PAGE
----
Why do we play on a 19×19 goban? I myself am content with the reasons given by Chang Nui around 1050 in “The Classic of Go”; see 19×19 board.
But others aren’t, apparently. I just read a small article entitled “Why the devil do we play on a 19×19 goban?” (in French). It started by remarking that, rather than giving historical reasons, a more “mathematical” approach could be imagined. Here’s a short outline of this mathematics. (My own remarks come after this outline.)
Start with the well known proverb “The third line is the line of territory (Third Line), the fourth line is the line of influence (Fourth Line)”. Then use this proverb as a hypothesis for a comparison of center versus side territory, namely by assuming Black plays only on the 3rd line, and White only on the 4th. (See Classical example of center versus side territory). An example on a 13×13 goban:
Then measure Black’s and White’s Efficiency: 92 points / 28 stones = 3.286 for Black, 25 points / 24 stones = 1.042 for White. Finally, the “importance of edge vs. center” measure (I) is Black’s efficiency / White’s efficiency, i.e. 3.15 in the case of the 13×13 goban.
Finally, a table is made, calculating this measure for different sized gobans. I’ll give a formula for this instead:
Black’s efficiency = 2 + 9 / (N - 6)
White’s efficiency = (N - 7)^2 / 4 (N - 8)
For a 19×19 goban, this yields an I-value of 1.07, for larger gobans the value drops below 1. In other words: for a 19×19 board, Black and White play almost equally efficient, and this is how it should be. The conclusion: since I for 19×19 is closest to 1, we’re mostly interested in playing on this size of board.
First a small remark: the exact layout you choose matters a lot (e.g. if you also count Black plays on 3-3, his efficiency becomes only 2 + 4 / (N - 5)). See Classical example of center versus side territory for some other layouts.
But the main remark is: this whole reasoning is flawed! I don’t ever want to see somebody make a similar mistake again! Let’s analyse what happens.
- We start with a well-known proverb about 3rd and 4th line. This proverb, mind you, implicitly assumes you’re playing on a standard sized goban.
- We make a few more more assumptions and do some math based on the proverb.
- We find that 19×19 yields the nicest outcome value.
So, what to conclude? Some possibilities:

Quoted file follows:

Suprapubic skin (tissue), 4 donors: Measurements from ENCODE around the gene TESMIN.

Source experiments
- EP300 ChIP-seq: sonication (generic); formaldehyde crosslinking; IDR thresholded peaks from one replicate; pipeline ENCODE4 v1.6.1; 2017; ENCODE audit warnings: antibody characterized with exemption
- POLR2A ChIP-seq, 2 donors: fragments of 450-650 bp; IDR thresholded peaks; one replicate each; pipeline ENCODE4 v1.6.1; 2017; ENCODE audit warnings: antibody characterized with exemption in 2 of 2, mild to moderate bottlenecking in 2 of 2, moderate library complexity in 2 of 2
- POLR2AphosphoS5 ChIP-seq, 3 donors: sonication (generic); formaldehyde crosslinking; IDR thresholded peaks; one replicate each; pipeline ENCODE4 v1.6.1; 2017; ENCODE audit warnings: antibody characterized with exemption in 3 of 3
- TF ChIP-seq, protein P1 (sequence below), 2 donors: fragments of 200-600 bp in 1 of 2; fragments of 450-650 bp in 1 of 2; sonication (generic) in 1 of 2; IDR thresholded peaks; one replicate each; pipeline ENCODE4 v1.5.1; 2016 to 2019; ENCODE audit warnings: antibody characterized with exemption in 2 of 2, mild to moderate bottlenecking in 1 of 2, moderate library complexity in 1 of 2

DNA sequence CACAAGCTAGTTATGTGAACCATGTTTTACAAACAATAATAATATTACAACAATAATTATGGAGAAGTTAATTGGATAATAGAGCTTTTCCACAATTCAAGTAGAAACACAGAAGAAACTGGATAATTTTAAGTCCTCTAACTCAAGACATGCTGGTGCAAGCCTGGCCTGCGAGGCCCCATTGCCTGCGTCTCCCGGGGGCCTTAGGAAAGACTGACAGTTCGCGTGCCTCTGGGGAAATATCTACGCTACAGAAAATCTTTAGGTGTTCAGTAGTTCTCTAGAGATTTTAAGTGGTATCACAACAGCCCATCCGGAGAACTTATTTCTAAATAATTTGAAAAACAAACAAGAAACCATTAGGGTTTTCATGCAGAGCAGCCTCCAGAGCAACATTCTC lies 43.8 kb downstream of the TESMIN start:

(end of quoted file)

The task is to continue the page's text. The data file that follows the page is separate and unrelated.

- There’s a causal relation “use of 19×19 goban” => “proverb about 3rd and 4th line”. In this case our math mainly confirms this causal relation, or rather confirms the validity of the proverb.
- There’s a causal relation “proverb about 3rd and 4th line” => “use of 19×19 goban”. This is what the article assumed. In this case our math confirms that we chose to play on 19×19 because it better matches with the proverb.
- There’s no special relation between “use of 19×19 goban” and “proverb about 3rd and 4th line”. Our math was much ado about nothing. In this case the proverb and the goban size just accidently match, while our math misleadingly tries to point at some causility.
Well, I’d rather believe 1 and 3 then 2.
I have to disagree with the above. The third line may have special significance in Go as the highest line which can easily generate secure territory along the side. On a larger goban it might be much more difficult to build territory along the side without ceding too much influence. It takes many more moves to prevent an opponent’s invasion from easily living under a higher enclosure. If the third line truly has this property, then playing on a larger board would radically shift the relative importance of center and side territory.
AnonLinguist: I agree to disagree, here. From my own experience on 37×37, influence is all, and grabbing territory in the opening is nothing short of idiotic. It’s like throwing away the game immediately. This makes for a completely new game, where existing joseki are based on a really bad idea. It’s actually quite viable to build a wall on the 6th line and cede 5th line and below.
ThorAvaTahr: Why 37×37? :P (doesn’t 39×39 make a lot more sense... :P )
Phelan: Without commenting on the rest of your analysis, you’re disregarding the fact that the small standard size is 9×9, and not 5×5. 5×5 is usually used as a simple beginner board, because games end faster, and that gives more game experience faster.
I (axd, not related to the other “I”s) ... think that the use of “I” in this page reduces its value to a personal point of view.